Hamstring injury: a soccer case study
In the following case study we show a professional football player before and after a biceps femoris first grade muscle injury.
As we can observe, before the injury happens and without reporting any pain, we discover a significant hyperthermia in the posterior left thigh, with an average hyperthermia of 0,68ºC. This response might be related to overuse or muscle damage (de Andrade Fernandes et al 2017).
We got the next thermal image 36 hours after the injury occurred, showing a visual and quantitative decrease of temperature and thermal asymmetry on the area affected.
Even if it could seem surprising, we have observed that muscle injuries (mainly in sport samples) behave with hypothermia from a few hours after the injury until the muscle fiber is recovered (structurally) and ready to perform as before (functionally). In the scientific literature few can be found about thermal patterns of muscle injuries, but authors like Schimtt and Guillot (1984) already described those tendencies more than 35 years ago.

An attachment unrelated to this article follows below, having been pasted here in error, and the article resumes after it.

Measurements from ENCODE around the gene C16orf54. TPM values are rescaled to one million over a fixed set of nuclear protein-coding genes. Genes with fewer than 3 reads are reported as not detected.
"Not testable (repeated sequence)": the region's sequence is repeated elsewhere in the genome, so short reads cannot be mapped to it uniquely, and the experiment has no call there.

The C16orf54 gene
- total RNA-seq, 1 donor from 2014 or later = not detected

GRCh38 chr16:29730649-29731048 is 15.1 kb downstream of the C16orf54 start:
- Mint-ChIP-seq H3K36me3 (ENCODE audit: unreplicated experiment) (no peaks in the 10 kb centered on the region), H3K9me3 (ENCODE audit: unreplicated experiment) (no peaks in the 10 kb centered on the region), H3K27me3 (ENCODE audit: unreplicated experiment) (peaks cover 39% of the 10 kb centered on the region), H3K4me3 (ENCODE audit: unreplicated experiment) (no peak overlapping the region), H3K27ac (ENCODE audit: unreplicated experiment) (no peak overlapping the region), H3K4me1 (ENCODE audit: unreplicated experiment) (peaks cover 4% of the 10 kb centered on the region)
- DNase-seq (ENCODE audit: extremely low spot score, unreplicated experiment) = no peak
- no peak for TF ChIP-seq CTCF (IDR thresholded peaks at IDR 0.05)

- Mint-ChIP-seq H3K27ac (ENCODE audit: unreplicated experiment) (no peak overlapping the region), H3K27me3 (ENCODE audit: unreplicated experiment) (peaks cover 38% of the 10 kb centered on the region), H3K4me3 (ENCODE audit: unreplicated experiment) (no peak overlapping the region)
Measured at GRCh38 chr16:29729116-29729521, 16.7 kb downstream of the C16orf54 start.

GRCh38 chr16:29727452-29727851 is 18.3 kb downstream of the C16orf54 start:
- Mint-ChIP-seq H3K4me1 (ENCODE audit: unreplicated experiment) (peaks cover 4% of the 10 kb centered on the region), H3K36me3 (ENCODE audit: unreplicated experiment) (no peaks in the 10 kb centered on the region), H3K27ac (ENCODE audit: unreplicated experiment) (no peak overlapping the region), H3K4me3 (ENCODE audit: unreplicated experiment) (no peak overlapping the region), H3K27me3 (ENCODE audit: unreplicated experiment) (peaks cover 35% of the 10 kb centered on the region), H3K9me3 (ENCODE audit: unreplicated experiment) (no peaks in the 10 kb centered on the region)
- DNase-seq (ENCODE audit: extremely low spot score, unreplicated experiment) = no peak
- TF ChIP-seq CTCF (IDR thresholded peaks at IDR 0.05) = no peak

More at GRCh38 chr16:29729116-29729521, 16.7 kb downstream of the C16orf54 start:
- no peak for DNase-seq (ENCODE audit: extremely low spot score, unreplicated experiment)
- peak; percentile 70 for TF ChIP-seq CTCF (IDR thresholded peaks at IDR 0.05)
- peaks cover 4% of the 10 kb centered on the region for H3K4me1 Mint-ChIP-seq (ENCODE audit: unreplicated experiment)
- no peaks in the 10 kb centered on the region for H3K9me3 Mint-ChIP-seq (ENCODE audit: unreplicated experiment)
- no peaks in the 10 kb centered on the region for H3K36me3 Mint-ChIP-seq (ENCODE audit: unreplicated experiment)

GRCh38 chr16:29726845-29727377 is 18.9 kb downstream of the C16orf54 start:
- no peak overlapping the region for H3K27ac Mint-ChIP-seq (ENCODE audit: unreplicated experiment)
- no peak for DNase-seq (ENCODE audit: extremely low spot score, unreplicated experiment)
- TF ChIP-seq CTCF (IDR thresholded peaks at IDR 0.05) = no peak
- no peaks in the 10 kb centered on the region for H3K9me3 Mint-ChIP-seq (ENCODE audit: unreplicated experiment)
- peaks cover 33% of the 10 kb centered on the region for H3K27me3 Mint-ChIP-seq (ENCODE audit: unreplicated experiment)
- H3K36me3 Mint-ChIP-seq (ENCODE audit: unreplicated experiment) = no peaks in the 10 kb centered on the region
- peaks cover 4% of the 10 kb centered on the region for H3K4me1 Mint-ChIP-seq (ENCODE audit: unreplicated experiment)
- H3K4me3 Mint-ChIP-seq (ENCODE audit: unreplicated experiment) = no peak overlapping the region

Thermography might be useful to identify thermal asymmetries related to injury risk, but also to help the diagnosis process and mainly to follow up the recovery evolution and, in the case of sport injuries, the return to play/competition decision.
de Andrade Fernandes, A., Mendonça Pimenta, E., Gomes Moreira, D., Bouzas Marins, J. C., & Silami Garcia, E. (2017). Application of infrared thermography in the assessment of muscle damage in elite soccer athletes. MOJ Orthop Rheumatol, 8(5), 00328.
Schmitt, M., & Guillot, Y. (1984). Thermography and muscular injuries in sport medicine. In E. F. J. Ring & B. Phillips (Eds.), Recent advances in medical thermology (pp. 439-445). New York: Plenum Press.